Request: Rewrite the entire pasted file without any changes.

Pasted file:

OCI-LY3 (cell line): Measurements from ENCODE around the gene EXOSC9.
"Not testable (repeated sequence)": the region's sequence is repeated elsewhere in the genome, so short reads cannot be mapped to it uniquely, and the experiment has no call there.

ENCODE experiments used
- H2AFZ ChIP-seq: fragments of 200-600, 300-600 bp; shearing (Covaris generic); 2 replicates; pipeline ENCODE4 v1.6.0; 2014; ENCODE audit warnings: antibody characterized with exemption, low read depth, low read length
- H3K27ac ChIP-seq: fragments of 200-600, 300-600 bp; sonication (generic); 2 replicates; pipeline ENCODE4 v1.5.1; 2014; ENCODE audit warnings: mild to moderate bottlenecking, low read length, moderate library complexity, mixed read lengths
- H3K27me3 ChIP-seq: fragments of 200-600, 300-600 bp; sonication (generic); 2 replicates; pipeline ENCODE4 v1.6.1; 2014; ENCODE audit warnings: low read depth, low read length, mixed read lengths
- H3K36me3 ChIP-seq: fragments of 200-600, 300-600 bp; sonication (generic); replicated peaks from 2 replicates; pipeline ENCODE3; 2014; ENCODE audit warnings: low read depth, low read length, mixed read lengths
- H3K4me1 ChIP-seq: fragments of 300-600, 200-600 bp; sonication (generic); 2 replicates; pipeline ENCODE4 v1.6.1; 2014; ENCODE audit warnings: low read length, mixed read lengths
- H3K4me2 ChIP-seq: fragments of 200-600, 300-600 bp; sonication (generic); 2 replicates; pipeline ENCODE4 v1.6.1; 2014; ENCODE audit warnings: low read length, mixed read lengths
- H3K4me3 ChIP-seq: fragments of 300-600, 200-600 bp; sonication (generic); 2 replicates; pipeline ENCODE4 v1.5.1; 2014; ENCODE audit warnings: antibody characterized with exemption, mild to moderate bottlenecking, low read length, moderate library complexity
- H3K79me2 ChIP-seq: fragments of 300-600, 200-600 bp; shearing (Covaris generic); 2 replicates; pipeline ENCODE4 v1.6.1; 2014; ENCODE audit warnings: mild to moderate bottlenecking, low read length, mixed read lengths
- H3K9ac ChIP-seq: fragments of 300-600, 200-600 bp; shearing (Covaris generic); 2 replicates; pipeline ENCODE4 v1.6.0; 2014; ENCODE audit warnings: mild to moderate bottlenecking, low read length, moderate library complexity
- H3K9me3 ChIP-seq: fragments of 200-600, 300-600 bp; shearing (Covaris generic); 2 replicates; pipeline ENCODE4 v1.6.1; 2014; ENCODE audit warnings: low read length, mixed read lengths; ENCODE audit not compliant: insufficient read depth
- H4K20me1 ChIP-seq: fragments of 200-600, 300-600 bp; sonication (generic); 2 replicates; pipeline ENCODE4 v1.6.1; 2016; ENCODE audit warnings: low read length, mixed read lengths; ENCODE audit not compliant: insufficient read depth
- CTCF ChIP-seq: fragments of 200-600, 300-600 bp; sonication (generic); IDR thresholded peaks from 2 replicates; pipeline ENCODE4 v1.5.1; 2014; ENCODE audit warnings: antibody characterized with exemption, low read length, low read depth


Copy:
OCI-LY3 (cell line): Measurements from ENCODE around the gene EXOSC9.
"Not testable (repeated sequence)": the region's sequence is repeated elsewhere in the genome, so short reads cannot be mapped to it uniquely, and the experiment has no call there.

ENCODE experiments used
- H2AFZ ChIP-seq: fragments of 200-600, 300-600 bp; shearing (Covaris generic); 2 replicates; pipeline ENCODE4 v1.6.0; 2014; ENCODE audit warnings: antibody characterized with exemption, low read depth, low read length
- H3K27ac ChIP-seq: fragments of 200-600, 300-600 bp; sonication (generic); 2 replicates; pipeline ENCODE4 v1.5.1; 2014; ENCODE audit warnings: mild to moderate bottlenecking, low read length, moderate library complexity, mixed read lengths
- H3K27me3 ChIP-seq: fragments of 200-600, 300-600 bp; sonication (generic); 2 replicates; pipeline ENCODE4 v1.6.1; 2014; ENCODE audit warnings: low read depth, low read length, mixed read lengths
- H3K36me3 ChIP-seq: fragments of 200-600, 300-600 bp; sonication (generic); replicated peaks from 2 replicates; pipeline ENCODE3; 2014; ENCODE audit warnings: low read depth, low read length, mixed read lengths
- H3K4me1 ChIP-seq: fragments of 300-600, 200-600 bp; sonication (generic); 2 replicates; pipeline ENCODE4 v1.6.1; 2014; ENCODE audit warnings: low read length, mixed read lengths
- H3K4me2 ChIP-seq: fragments of 200-600, 300-600 bp; sonication (generic); 2 replicates; pipeline ENCODE4 v1.6.1; 2014; ENCODE audit warnings: low read length, mixed read lengths
- H3K4me3 ChIP-seq: fragments of 300-600, 200-600 bp; sonication (generic); 2 replicates; pipeline ENCODE4 v1.5.1; 2014; ENCODE audit warnings: antibody characterized with exemption, mild to moderate bottlenecking, low read length, moderate library complexity
- H3K79me2 ChIP-seq: fragments of 300-600, 200-600 bp; shearing (Covaris generic); 2 replicates; pipeline ENCODE4 v1.6.1; 2014; ENCODE audit warnings: mild to moderate bottlenecking, low read length, mixed read lengths
- H3K9ac ChIP-seq: fragments of 300-600, 200-600 bp; shearing (Covaris generic); 2 replicates; pipeline ENCODE4 v1.6.0; 2014; ENCODE audit warnings: mild to moderate bottlenecking, low read length, moderate library complexity
- H3K9me3 ChIP-seq: fragments of 200-600, 300-600 bp; shearing (Covaris generic); 2 replicates; pipeline ENCODE4 v1.6.1; 2014; ENCODE audit warnings: low read length, mixed read lengths; ENCODE audit not compliant: insufficient read depth
- H4K20me1 ChIP-seq: fragments of 200-600, 300-600 bp; sonication (generic); 2 replicates; pipeline ENCODE4 v1.6.1; 2016; ENCODE audit warnings: low read length, mixed read lengths; ENCODE audit not compliant: insufficient read depth
- CTCF ChIP-seq: fragments of 200-600, 300-600 bp; sonication (generic); IDR thresholded peaks from 2 replicates; pipeline ENCODE4 v1.5.1; 2014; ENCODE audit warnings: antibody characterized with exemption, low read length, low read depth